Rear Admiral Stephen Rochon was the first African American Chief Usher at the White House. The Admiral served as Director of the Executive Residence in the White House from 2007-2011. He was responsible for the execution of all major events at the White House and preserving the home’s historic presence.
A native of New Orleans, La., Admiral Rochon began his first tour of duty aboard the cutter White Bush in Astoria, Oregon in 1973. He served in the Coast Guard Reserve while attending Xavier University of Louisiana, where he received a B.S. in Business Administration in 1979.
After he graduated from War College in 1999, Admiral Rochon returned to his hometown as Commanding Officer of the Marine Safety Office. He was appointed to his first flag officer assignment in Washington, D.C., as Director, Office of Intelligence and Security, and the National Security Advisor to the Secretary of Transportation, a department he would return to after serving at the White House.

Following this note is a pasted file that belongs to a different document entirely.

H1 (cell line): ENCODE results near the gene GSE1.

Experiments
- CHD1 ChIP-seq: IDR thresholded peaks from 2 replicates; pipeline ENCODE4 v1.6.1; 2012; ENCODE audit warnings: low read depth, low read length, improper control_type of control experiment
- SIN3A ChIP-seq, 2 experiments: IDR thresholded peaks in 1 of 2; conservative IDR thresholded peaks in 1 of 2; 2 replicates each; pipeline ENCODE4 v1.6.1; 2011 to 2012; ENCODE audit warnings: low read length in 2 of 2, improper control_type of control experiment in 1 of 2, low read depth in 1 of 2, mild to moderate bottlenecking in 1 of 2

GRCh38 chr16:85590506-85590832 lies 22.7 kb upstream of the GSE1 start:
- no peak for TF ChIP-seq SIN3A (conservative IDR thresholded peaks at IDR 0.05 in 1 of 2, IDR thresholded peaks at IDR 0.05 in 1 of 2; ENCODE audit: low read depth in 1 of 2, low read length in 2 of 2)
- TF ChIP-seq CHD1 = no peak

Admiral Rochon served in the U.S. Coast Guard from 1970 to 2007. He is a three-time Legion of Merit medal recipient.
As a historian, Admiral Rochon wrote and produced a posthumous documentary honoring the late Alex Haley, father of the legendary novel and film “Roots.” He took the lead on awarding a posthumous Gold Lifesaving Medal for the all-black crew of the Pea Island Lifesaving Station for their rescue in 1896 near the Outer Banks of North Carolina.
Admiral Rochon ushered in the Obama family in 2009, ensuring that the nation’s first black family would arrive in style. He took care of them and their 600,000 houseguests that year. Rochon stepped down in 2011 to work in the U.S. Customs and Border Protection division of the Department of Homeland Security.
Admiral Stephen Rochon has recently served as an advisor to Lee Daniels’ blockbuster film “The Butler,” which is now in its third week at the top spot in the box office. His insight was also used in the recent 50th anniversary of the March on Washington.